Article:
“Le Xuan Di, and I were preparing for the attack. At 0930 hours, the 403rd radar unit reported four ships 40 kilometers [25 miles] from Le Thuy and 120 kilometers [75 miles] from Dinh, and three ships 80 kilometers [50 miles] from the Sot river. However, due to the foggy weather, we could not take off. At noon the radar unit reported the ships had moved to the south and only two remained in position. By 1500 hours the first group of four ships was 15 kilometers [nine-and-a-half miles] from Ly Hoa and the second two-ship formation was seven kilometers [two-and-a-half miles] from Quang Trach, while three more warships were 18 kilometers [11 miles] from Ly Hoa. At 1600 hours, a new group of ships was spotted 16 kilometers [nearly four miles] from Nhat Le.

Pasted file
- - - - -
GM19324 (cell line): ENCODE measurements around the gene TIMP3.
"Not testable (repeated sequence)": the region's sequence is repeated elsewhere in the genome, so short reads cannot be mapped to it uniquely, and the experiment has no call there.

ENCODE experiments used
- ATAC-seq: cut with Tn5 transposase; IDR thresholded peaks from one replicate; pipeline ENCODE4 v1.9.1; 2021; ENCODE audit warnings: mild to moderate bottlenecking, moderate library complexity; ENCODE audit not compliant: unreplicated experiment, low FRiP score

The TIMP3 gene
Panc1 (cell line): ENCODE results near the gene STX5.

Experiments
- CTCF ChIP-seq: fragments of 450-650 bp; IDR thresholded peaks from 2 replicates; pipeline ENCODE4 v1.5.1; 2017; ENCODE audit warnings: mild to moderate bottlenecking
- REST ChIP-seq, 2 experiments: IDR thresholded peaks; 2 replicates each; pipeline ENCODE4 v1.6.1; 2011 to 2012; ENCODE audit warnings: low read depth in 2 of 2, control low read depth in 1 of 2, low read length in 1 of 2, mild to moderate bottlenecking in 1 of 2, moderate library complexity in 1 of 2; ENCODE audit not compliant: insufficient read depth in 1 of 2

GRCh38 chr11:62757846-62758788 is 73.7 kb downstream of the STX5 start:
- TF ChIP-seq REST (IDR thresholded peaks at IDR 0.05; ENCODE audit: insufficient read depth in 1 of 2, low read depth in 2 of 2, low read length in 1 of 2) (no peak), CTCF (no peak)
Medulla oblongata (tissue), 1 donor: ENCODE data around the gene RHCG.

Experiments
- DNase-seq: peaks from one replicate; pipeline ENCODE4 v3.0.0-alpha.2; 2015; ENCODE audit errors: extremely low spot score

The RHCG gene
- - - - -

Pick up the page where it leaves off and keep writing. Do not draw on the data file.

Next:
“At 1605 hrs we received our orders to take off. When we were over Ly Hoa, we saw the ships and noted puffs of smoke, that they were firing on the shore. We received the order to attack.”
Le Xuan Di turned left toward the fleet, overflying the other ships as he took aim at Higbee and increased his speed. The destroyer had just experienced a “hot round” in one of the two 5-inch guns in her aft mount, and the crew had evacuated onto the fantail when the MiG-17 flew low overhead and dropped two bombs on the ship, then broke to the left. Both his bombs hit the destroyer:
“While Le Xuan Di was attacking his target I flew on, and upon reaching the Dinh river I spotted two ships to the northeast. I was too close, and did not have time for a proper attack, so I overshot them. I had to return for a second pass. Le Xuan Di asked me on the radio: “All right?” I answered “Not really,” since I thought I had missed my target. After returning to base at 1622 hrs, I was told that a 30 meter [99-foot]-high column of smoke was seen out at sea, and later something burst into flames.”